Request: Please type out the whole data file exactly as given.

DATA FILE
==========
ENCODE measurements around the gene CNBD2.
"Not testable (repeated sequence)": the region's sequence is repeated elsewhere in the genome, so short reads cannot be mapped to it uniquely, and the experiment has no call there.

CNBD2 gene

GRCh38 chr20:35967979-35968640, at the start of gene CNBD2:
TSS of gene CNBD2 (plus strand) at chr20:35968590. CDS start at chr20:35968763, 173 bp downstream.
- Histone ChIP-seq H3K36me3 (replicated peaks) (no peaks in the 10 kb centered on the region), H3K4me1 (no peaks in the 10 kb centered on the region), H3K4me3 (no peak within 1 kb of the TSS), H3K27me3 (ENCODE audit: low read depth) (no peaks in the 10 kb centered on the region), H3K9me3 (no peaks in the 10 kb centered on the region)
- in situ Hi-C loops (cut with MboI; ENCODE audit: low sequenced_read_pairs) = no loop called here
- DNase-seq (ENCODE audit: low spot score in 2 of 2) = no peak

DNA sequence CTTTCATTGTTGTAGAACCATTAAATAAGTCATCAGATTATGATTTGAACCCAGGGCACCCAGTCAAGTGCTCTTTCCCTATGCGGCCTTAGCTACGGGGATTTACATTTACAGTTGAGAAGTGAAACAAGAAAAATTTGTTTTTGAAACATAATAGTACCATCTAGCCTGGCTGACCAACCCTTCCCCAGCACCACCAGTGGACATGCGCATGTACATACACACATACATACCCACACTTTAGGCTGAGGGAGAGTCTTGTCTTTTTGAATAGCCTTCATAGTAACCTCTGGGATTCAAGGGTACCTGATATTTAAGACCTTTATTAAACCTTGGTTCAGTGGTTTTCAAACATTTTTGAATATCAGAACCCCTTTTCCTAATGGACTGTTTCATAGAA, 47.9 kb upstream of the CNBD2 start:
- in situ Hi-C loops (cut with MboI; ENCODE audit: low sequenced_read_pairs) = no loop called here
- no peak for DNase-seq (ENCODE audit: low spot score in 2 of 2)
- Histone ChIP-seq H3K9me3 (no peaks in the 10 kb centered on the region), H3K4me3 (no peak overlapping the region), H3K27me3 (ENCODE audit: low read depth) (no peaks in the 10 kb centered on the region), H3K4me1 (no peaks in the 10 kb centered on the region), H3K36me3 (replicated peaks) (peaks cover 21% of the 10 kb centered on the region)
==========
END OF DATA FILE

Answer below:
ENCODE measurements around the gene CNBD2.
"Not testable (repeated sequence)": the region's sequence is repeated elsewhere in the genome, so short reads cannot be mapped to it uniquely, and the experiment has no call there.

CNBD2 gene

GRCh38 chr20:35967979-35968640, at the start of gene CNBD2:
TSS of gene CNBD2 (plus strand) at chr20:35968590. CDS start at chr20:35968763, 173 bp downstream.
- Histone ChIP-seq H3K36me3 (replicated peaks) (no peaks in the 10 kb centered on the region), H3K4me1 (no peaks in the 10 kb centered on the region), H3K4me3 (no peak within 1 kb of the TSS), H3K27me3 (ENCODE audit: low read depth) (no peaks in the 10 kb centered on the region), H3K9me3 (no peaks in the 10 kb centered on the region)
- in situ Hi-C loops (cut with MboI; ENCODE audit: low sequenced_read_pairs) = no loop called here
- DNase-seq (ENCODE audit: low spot score in 2 of 2) = no peak

DNA sequence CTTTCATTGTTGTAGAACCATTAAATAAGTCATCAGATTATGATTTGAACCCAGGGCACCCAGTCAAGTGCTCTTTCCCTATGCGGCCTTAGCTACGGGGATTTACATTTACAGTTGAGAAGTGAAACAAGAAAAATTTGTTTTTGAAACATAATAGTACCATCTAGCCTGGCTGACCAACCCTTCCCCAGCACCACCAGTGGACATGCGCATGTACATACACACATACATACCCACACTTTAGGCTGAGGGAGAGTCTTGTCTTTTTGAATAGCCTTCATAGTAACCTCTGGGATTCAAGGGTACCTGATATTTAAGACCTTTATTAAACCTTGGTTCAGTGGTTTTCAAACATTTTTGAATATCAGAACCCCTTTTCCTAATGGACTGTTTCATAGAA, 47.9 kb upstream of the CNBD2 start:
- in situ Hi-C loops (cut with MboI; ENCODE audit: low sequenced_read_pairs) = no loop called here
- no peak for DNase-seq (ENCODE audit: low spot score in 2 of 2)
- Histone ChIP-seq H3K9me3 (no peaks in the 10 kb centered on the region), H3K4me3 (no peak overlapping the region), H3K27me3 (ENCODE audit: low read depth) (no peaks in the 10 kb centered on the region), H3K4me1 (no peaks in the 10 kb centered on the region), H3K36me3 (replicated peaks) (peaks cover 21% of the 10 kb centered on the region)